“We hope that these meetings would lead to a better understanding of the current situation and countering the attack that the U.S. has launched on the international community and multilateralism,” the deputy minister pointed out.

France, Germany, and the UK (E3) submitted a draft resolution to the IAEA Board of Governors in July calling out Iran for its denial of access to the two sites that Grossi has been digging his heels in on inspecting them over the past few months. Iran agreed to give the IAEA access to the sites during Grossi’s visit to Iran on August 26, a move that was hailed as a “win-win” deal by Behrouz Kamalvandi, the spokesman for the Atomic Energy Organization of Iran (AEOI).

Iran seeks to thwart the U.S. plan to restore the UN sanctions through various means including the Joint Commission and the nuclear deal’s Dispute Resolution Mechanism (DRM), according to Mohsen Jalilvand, an expert on international relations.

“Iran has already triggered the DRM in the Joint Commission and it aims to discuss the U.S. withdrawal from the JCPOA and its pressures at the meeting of the Joint Commission. Iran has triggered the DRM in a bid to preserve the nuclear deal and thwart U.S. pressures. Given that the U.S. has moved from the JCPOA to Resolution 2231 in its efforts to reinstate the United Nations sanctions, Iran seeks to return the whole issue to the JCPOA to foil the U.S. plan regarding the snapback process,” Jalilvand told the Tehran Times.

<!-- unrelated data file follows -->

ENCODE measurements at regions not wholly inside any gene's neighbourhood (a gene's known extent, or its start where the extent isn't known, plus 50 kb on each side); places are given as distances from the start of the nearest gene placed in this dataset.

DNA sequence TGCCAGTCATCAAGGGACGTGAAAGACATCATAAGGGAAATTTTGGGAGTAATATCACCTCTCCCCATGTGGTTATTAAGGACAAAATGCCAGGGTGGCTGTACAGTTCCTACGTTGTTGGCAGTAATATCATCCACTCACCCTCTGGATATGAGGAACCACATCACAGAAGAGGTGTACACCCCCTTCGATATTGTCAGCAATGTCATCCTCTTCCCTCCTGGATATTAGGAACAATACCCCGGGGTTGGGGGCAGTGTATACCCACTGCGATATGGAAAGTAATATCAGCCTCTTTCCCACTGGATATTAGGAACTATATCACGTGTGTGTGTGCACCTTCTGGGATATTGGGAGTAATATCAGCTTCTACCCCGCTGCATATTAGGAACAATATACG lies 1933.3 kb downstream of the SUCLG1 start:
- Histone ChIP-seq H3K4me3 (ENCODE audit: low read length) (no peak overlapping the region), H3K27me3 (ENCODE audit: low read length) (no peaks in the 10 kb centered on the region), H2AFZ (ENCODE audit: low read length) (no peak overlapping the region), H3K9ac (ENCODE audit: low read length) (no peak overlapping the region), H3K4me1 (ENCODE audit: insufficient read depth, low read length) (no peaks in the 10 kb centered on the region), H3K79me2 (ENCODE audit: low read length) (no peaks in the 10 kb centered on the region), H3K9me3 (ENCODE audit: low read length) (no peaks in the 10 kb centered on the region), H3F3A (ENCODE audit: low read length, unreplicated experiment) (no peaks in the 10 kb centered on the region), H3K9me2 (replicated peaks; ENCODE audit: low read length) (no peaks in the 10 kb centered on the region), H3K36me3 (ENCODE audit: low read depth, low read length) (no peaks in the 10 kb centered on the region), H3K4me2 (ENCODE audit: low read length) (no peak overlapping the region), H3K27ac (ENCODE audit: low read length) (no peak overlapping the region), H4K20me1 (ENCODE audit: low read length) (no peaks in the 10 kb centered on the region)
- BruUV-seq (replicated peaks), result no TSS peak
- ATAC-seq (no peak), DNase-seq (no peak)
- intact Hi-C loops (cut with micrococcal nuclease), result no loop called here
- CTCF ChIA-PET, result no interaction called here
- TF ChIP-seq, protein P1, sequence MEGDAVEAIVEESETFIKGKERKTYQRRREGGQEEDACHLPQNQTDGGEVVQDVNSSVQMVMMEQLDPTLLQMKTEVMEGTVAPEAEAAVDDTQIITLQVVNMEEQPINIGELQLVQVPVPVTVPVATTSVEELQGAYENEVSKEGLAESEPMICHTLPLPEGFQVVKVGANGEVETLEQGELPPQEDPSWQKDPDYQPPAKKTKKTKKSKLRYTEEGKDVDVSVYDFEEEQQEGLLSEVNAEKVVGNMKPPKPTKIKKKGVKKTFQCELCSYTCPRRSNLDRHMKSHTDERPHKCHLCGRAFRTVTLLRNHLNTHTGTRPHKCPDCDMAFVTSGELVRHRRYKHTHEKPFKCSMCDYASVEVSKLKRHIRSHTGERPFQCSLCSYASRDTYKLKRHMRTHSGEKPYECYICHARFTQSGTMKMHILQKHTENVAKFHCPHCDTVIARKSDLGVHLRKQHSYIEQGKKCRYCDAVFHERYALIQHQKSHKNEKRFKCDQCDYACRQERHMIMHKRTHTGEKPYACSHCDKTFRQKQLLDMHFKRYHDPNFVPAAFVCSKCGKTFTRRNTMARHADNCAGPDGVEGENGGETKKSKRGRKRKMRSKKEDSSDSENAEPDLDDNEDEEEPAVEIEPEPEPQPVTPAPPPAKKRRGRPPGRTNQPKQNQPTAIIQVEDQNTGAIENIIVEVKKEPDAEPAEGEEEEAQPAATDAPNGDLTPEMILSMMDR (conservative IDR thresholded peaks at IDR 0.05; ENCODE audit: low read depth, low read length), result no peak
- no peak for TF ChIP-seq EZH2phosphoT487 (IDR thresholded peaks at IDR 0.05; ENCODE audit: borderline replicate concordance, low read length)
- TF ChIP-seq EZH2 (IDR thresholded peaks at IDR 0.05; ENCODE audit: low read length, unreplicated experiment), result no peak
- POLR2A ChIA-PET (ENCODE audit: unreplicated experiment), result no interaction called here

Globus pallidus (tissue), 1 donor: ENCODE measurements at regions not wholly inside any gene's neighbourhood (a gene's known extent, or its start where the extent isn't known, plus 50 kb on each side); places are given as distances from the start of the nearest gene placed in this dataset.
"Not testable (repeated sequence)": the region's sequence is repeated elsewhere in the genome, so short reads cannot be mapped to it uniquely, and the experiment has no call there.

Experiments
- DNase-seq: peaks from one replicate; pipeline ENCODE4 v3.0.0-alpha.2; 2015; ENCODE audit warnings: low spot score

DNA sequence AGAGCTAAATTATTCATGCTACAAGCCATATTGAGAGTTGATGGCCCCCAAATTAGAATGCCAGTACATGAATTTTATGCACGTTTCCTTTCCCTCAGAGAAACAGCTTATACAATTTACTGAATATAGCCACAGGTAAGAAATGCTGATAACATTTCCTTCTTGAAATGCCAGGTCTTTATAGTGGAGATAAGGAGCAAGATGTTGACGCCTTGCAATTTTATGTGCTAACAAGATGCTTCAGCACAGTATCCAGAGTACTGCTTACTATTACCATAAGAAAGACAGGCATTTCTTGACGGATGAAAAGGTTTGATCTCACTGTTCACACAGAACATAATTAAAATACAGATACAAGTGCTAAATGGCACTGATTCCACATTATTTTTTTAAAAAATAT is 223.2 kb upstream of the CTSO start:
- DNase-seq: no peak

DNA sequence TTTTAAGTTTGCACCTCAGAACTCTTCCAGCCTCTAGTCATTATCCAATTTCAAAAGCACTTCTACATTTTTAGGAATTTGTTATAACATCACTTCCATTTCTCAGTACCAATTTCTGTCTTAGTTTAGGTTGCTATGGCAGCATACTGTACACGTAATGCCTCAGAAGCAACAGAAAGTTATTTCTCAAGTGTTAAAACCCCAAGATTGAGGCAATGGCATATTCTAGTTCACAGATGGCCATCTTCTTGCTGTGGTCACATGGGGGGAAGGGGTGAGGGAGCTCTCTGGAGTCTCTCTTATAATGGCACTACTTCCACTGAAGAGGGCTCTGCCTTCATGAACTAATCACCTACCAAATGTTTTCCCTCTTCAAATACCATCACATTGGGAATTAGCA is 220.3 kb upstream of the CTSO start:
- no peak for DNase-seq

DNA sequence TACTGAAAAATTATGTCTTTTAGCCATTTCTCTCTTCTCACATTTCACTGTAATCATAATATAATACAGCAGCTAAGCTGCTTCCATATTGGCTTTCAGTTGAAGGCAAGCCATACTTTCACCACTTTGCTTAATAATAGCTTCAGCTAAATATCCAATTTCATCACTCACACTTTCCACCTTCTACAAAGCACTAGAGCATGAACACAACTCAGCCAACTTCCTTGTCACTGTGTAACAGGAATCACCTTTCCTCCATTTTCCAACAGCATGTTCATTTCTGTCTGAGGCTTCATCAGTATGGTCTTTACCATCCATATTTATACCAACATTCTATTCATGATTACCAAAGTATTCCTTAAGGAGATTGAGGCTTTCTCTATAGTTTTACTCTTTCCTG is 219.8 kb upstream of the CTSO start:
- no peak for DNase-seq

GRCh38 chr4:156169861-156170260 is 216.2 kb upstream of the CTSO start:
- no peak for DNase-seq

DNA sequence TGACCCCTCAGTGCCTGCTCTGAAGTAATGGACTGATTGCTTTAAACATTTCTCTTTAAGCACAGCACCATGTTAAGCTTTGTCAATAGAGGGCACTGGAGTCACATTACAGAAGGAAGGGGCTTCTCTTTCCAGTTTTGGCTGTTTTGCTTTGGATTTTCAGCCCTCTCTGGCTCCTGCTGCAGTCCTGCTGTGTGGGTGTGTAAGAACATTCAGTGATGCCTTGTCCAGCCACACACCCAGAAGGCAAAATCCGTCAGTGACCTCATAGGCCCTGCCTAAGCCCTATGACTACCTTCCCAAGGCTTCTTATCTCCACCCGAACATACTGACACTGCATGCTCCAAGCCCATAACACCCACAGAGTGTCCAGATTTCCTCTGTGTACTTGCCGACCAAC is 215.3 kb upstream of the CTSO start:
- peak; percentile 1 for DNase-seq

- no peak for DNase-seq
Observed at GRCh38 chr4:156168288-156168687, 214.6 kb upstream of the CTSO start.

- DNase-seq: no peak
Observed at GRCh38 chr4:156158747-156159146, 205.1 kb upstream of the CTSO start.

The success of Iran’s efforts depends on what the president of the Security Council would do, he argued.

Iran stepped up its efforts to prevent the collapse of the JCPOA and ensure that other countries, especially those on the UN Security Council, won’t support the U.S. bid to trigger the snapback process. As Aragchi was preparing to chair the meeting of the Joint Commission on Tuesday, President Rouhani held a telephone conversation with his Nigerien counterpart Mahamadou Issoufou in a bid to prevent a “misuse” of the UN Security Council.

Niger took over as the UN Security Council president for September, a fateful month for the Iran-U.S. showdown at the UN.

“I am confident that the Republic of Niger, as a member of the Non-Aligned Movement, will act completely independently and professionally during its presidency of the UN Security Council and prevent the misuse of the position of the United Nations and the Security Council for American extravagance and unilateralism, just as it took a very constructive stance against the illegal resolution to extend the arms embargo on Iran,” Rouhani told Issoufou, according to a statement carried by the presidential website.

According to Jalilvand, while Iran makes efforts within the JCPOA to save the deal, the U.S. no longer acts within the nuclear deal. Instead, it bases its argument on UN Security Council resolution 2231, which U.S. officials claim is independent of the JCPOA.

“The U.S. presses ahead with its snapback efforts at the Security Council in accordance with Resolution 2231. However, JCPOA parties, who still maneuvering within the nuclear deal, can marginalize the U.S. or limit the scope of its measures,” Jalilvand noted.

The expert also said that the JCPOA parties have limited options to save the nuclear deal during their Vienna meeting.

He stated, “The JCPOA is currently on life support. And if the U.S. succeeds in triggering the return of the international sanctions on Iran or extending the UN arms embargo, nothing will be left of it.”

The nuclear deal has gone through many difficulties over the past two years, but September could spell the end of it once and for all. And even if it survives September one way or another, it will not be as it was before September. Finally, it may lose its raison d'être after the U.S. November election.